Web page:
Book Club: After You

Wednesday, January 6, 2016

As part of my 101 in 1001, I've pledged to read 100 books in 1001 days. My first book was After You by Jojo Moyes. After You is the sequel to Me Before You, and I was excited to learn about the next chapter in the main character's life. 

Me Before You follows Louisa Clark, a girl from small-town England living a humdrum life with no passion. She takes on a catering job, and ends up caring for a young, handsome millionaire who, due to a car accident, is a paraplegic. Will, the man under Lou's care, was once a jet-setting, adventurous playboy. Confined to a wheelchair, he is surly and depressed. More than that, he has decided upon doctor-assisted suicide. 

I have mixed feelings about both books. They both keep you hurtling towards the conclusion in that can't-put-it-down kind of way, despite the mediocre plot. Let's face it: Me Before You can only go one of two ways. The budding relationship between Louisa and Will is interesting, and Moyes has a lovely writing style. After You has a few more plot twists, and intertwines the dynamics of several families in a compelling way. I did connect with Me Before You, but I think this was mostly because Will reminded me of one of my exes. I also empathized with Lou's "I don't know what I want to do with my life, so I'm going to play it safe and stick to what I know" personality, which she maintains through both books. There is one aspect of Louisa's character development that I was thoroughly disappointed by, which I'll discuss at the very end, since it contains spoilers.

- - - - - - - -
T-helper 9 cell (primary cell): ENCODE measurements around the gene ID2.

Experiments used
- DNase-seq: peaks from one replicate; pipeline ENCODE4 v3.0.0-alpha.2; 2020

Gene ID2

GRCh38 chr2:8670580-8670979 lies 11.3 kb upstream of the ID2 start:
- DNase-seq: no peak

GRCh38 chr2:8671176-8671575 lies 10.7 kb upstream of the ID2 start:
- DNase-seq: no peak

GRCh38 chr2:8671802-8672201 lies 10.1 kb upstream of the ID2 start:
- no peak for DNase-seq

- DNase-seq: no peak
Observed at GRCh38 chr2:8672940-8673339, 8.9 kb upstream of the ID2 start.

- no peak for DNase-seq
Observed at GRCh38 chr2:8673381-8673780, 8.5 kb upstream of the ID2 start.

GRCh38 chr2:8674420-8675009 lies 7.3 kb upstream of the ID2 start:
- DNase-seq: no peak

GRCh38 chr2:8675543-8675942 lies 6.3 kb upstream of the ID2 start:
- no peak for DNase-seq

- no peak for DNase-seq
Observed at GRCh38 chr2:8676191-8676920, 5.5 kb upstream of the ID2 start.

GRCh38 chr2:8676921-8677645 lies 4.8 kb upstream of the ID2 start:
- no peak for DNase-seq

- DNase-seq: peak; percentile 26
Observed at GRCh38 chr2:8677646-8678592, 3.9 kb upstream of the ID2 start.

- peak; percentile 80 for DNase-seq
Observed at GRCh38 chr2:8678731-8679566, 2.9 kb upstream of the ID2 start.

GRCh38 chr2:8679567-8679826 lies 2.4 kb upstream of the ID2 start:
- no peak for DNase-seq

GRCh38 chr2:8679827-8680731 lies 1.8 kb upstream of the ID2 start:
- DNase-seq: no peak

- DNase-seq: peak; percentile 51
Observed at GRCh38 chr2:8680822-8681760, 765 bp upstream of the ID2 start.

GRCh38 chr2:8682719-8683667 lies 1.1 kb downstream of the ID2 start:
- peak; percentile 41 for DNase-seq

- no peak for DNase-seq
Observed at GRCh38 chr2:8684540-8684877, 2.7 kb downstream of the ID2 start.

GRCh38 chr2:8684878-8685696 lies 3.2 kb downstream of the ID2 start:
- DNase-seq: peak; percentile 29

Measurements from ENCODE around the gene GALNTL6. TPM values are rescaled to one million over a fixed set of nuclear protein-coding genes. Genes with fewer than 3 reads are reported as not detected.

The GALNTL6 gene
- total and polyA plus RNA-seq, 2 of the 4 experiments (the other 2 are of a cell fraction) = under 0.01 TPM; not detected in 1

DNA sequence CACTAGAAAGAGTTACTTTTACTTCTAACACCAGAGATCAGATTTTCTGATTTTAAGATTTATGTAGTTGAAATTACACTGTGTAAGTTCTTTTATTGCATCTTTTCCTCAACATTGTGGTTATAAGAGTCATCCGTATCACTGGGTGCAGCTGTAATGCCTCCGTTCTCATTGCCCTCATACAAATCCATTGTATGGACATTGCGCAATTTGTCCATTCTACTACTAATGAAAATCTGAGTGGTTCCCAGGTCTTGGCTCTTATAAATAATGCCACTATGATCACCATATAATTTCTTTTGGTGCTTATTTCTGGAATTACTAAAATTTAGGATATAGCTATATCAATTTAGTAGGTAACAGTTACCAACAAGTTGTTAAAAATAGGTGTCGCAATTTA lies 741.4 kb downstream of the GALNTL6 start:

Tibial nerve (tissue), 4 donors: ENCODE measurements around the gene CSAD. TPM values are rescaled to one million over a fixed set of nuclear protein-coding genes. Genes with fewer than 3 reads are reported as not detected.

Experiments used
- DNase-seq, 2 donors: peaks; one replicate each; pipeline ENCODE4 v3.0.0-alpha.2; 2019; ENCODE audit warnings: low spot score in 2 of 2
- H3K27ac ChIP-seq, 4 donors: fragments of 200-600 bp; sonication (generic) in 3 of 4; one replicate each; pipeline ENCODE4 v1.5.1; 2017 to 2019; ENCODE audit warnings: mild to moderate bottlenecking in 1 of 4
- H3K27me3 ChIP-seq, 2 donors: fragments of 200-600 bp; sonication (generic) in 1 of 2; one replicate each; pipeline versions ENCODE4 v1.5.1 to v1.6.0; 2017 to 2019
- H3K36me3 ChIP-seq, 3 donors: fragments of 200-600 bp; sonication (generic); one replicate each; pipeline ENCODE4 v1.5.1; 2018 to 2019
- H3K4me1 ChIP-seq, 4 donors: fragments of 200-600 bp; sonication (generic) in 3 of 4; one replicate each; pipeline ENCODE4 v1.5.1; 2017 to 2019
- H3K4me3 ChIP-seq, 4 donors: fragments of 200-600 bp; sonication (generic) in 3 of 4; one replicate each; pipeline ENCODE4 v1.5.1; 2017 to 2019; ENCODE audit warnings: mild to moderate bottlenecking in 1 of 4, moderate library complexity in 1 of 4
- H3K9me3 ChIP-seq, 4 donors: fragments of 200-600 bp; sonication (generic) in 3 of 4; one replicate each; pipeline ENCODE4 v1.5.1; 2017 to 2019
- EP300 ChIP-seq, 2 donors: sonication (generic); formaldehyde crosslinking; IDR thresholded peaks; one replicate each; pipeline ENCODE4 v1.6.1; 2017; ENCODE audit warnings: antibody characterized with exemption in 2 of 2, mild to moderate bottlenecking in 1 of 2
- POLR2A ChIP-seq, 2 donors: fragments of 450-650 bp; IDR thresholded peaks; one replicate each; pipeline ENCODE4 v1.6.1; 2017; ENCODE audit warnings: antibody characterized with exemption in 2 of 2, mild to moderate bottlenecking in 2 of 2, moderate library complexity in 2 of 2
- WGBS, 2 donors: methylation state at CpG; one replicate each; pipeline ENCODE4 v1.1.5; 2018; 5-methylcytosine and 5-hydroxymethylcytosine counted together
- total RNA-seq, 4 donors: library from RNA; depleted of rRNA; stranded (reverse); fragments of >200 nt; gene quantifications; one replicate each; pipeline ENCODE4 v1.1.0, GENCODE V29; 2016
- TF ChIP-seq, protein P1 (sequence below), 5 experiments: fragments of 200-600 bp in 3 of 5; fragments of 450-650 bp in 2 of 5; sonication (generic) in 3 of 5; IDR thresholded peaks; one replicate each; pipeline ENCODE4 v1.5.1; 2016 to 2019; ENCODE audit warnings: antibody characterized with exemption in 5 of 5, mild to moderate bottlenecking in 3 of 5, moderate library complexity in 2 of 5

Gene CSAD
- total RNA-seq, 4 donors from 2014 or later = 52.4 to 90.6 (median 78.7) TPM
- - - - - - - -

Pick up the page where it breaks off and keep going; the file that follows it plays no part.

Both books also have very open-ended conclusions. What will happen to Lou next? This lack of closure was the most compelling reason for choosing to read After You

Overall, would I recommend them? Yes. They're interesting stories and the zip along easily. Not quite light enough for a beach read, but great for a plane ride. (Am I the only one who gets super introspective on plane rides? Yes. Okay. Then read this in bed.)




One of Louisa's main character traits is that she is a loner. She dresses blandly, distinctly un-feminine. She eschews the immature boys and the vapid girls in her town. I loved this aspect of her personality. She is her own person, ignoring other people's opinions. She only talks to people who truly interest her. Halfway through the book, we learn that her dismay at femininity came from being raped a few years ago. First of all, the book does not delve into the complex emotions associated with this kind of trauma. Secondly, I am tired of this trope! "Girl Deviates From Social Norms Due to Massive Trauma, Not Her Own Volition." Stop. STOP. Stop writing books where the female characters choose gender-neutral behaviors because of trauma (Girl With The Dragon Tattoo, I'm looking at you). Yes, rape is a disgustingly pervasive part of our society and it should be discussed. But don't use it simply as a weak form of character development. 

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